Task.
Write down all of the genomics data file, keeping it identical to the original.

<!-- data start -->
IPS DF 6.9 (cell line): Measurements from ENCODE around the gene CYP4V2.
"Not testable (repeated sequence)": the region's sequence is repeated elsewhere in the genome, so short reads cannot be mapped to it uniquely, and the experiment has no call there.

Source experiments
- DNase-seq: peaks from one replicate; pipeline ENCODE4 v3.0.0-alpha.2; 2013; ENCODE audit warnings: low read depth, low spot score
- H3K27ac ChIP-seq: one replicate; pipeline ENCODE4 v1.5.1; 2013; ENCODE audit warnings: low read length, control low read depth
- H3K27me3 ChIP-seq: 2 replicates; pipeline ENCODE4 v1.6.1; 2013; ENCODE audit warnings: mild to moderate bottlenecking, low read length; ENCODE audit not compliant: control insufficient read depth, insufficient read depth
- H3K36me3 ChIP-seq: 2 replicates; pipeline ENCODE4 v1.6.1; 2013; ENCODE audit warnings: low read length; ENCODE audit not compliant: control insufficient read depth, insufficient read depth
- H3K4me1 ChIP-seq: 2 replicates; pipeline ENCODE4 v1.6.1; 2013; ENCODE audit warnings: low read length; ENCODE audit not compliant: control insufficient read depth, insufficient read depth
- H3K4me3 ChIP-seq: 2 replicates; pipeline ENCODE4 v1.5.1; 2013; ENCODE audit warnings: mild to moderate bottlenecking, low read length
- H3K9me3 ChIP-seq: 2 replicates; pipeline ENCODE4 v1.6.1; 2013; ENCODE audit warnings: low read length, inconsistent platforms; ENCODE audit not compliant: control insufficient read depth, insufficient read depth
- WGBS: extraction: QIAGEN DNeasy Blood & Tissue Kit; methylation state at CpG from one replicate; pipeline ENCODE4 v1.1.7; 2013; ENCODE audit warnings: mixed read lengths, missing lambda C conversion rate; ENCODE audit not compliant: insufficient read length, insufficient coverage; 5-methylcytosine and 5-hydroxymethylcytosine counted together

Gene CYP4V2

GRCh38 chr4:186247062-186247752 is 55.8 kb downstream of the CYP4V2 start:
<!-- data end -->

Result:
IPS DF 6.9 (cell line): Measurements from ENCODE around the gene CYP4V2.
"Not testable (repeated sequence)": the region's sequence is repeated elsewhere in the genome, so short reads cannot be mapped to it uniquely, and the experiment has no call there.

Source experiments
- DNase-seq: peaks from one replicate; pipeline ENCODE4 v3.0.0-alpha.2; 2013; ENCODE audit warnings: low read depth, low spot score
- H3K27ac ChIP-seq: one replicate; pipeline ENCODE4 v1.5.1; 2013; ENCODE audit warnings: low read length, control low read depth
- H3K27me3 ChIP-seq: 2 replicates; pipeline ENCODE4 v1.6.1; 2013; ENCODE audit warnings: mild to moderate bottlenecking, low read length; ENCODE audit not compliant: control insufficient read depth, insufficient read depth
- H3K36me3 ChIP-seq: 2 replicates; pipeline ENCODE4 v1.6.1; 2013; ENCODE audit warnings: low read length; ENCODE audit not compliant: control insufficient read depth, insufficient read depth
- H3K4me1 ChIP-seq: 2 replicates; pipeline ENCODE4 v1.6.1; 2013; ENCODE audit warnings: low read length; ENCODE audit not compliant: control insufficient read depth, insufficient read depth
- H3K4me3 ChIP-seq: 2 replicates; pipeline ENCODE4 v1.5.1; 2013; ENCODE audit warnings: mild to moderate bottlenecking, low read length
- H3K9me3 ChIP-seq: 2 replicates; pipeline ENCODE4 v1.6.1; 2013; ENCODE audit warnings: low read length, inconsistent platforms; ENCODE audit not compliant: control insufficient read depth, insufficient read depth
- WGBS: extraction: QIAGEN DNeasy Blood & Tissue Kit; methylation state at CpG from one replicate; pipeline ENCODE4 v1.1.7; 2013; ENCODE audit warnings: mixed read lengths, missing lambda C conversion rate; ENCODE audit not compliant: insufficient read length, insufficient coverage; 5-methylcytosine and 5-hydroxymethylcytosine counted together

Gene CYP4V2

GRCh38 chr4:186247062-186247752 is 55.8 kb downstream of the CYP4V2 start: